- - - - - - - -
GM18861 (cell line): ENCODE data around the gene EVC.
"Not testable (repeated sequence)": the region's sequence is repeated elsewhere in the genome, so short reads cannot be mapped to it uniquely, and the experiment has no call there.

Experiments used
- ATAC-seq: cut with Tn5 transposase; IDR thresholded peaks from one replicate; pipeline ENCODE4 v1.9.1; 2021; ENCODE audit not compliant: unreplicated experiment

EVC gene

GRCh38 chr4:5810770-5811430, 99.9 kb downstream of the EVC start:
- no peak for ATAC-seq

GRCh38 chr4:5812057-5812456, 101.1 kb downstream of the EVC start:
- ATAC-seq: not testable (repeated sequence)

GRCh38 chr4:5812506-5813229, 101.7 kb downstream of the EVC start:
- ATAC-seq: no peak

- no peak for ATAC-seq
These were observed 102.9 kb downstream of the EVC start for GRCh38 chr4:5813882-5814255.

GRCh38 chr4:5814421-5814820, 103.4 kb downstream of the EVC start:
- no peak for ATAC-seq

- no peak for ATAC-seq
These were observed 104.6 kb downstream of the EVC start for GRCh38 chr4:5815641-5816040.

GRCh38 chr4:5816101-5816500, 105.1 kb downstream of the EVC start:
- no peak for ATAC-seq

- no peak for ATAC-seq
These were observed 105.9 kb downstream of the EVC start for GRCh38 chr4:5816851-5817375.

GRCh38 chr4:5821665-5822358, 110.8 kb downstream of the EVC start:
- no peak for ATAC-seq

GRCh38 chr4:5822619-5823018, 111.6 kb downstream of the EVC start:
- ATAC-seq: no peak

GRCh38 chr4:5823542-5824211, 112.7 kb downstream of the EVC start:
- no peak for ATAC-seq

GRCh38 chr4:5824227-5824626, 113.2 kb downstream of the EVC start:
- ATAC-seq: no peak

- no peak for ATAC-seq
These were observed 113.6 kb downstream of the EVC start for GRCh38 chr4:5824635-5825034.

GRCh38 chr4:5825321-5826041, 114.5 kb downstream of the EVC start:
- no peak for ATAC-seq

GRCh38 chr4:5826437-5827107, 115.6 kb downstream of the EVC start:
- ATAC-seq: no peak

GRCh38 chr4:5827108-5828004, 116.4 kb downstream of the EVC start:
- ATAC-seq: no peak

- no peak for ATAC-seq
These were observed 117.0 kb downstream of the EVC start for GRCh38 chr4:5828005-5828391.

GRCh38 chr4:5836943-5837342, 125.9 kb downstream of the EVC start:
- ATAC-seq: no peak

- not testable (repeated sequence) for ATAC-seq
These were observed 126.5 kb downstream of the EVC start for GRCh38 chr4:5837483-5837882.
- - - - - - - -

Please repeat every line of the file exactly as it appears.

GM18861 (cell line): ENCODE data around the gene EVC.
"Not testable (repeated sequence)": the region's sequence is repeated elsewhere in the genome, so short reads cannot be mapped to it uniquely, and the experiment has no call there.

Experiments used
- ATAC-seq: cut with Tn5 transposase; IDR thresholded peaks from one replicate; pipeline ENCODE4 v1.9.1; 2021; ENCODE audit not compliant: unreplicated experiment

EVC gene

GRCh38 chr4:5810770-5811430, 99.9 kb downstream of the EVC start:
- no peak for ATAC-seq

GRCh38 chr4:5812057-5812456, 101.1 kb downstream of the EVC start:
- ATAC-seq: not testable (repeated sequence)

GRCh38 chr4:5812506-5813229, 101.7 kb downstream of the EVC start:
- ATAC-seq: no peak

- no peak for ATAC-seq
These were observed 102.9 kb downstream of the EVC start for GRCh38 chr4:5813882-5814255.

GRCh38 chr4:5814421-5814820, 103.4 kb downstream of the EVC start:
- no peak for ATAC-seq

- no peak for ATAC-seq
These were observed 104.6 kb downstream of the EVC start for GRCh38 chr4:5815641-5816040.

GRCh38 chr4:5816101-5816500, 105.1 kb downstream of the EVC start:
- no peak for ATAC-seq

- no peak for ATAC-seq
These were observed 105.9 kb downstream of the EVC start for GRCh38 chr4:5816851-5817375.

GRCh38 chr4:5821665-5822358, 110.8 kb downstream of the EVC start:
- no peak for ATAC-seq

GRCh38 chr4:5822619-5823018, 111.6 kb downstream of the EVC start:
- ATAC-seq: no peak

GRCh38 chr4:5823542-5824211, 112.7 kb downstream of the EVC start:
- no peak for ATAC-seq

GRCh38 chr4:5824227-5824626, 113.2 kb downstream of the EVC start:
- ATAC-seq: no peak

- no peak for ATAC-seq
These were observed 113.6 kb downstream of the EVC start for GRCh38 chr4:5824635-5825034.

GRCh38 chr4:5825321-5826041, 114.5 kb downstream of the EVC start:
- no peak for ATAC-seq

GRCh38 chr4:5826437-5827107, 115.6 kb downstream of the EVC start:
- ATAC-seq: no peak

GRCh38 chr4:5827108-5828004, 116.4 kb downstream of the EVC start:
- ATAC-seq: no peak

- no peak for ATAC-seq
These were observed 117.0 kb downstream of the EVC start for GRCh38 chr4:5828005-5828391.

GRCh38 chr4:5836943-5837342, 125.9 kb downstream of the EVC start:
- ATAC-seq: no peak

- not testable (repeated sequence) for ATAC-seq
These were observed 126.5 kb downstream of the EVC start for GRCh38 chr4:5837483-5837882.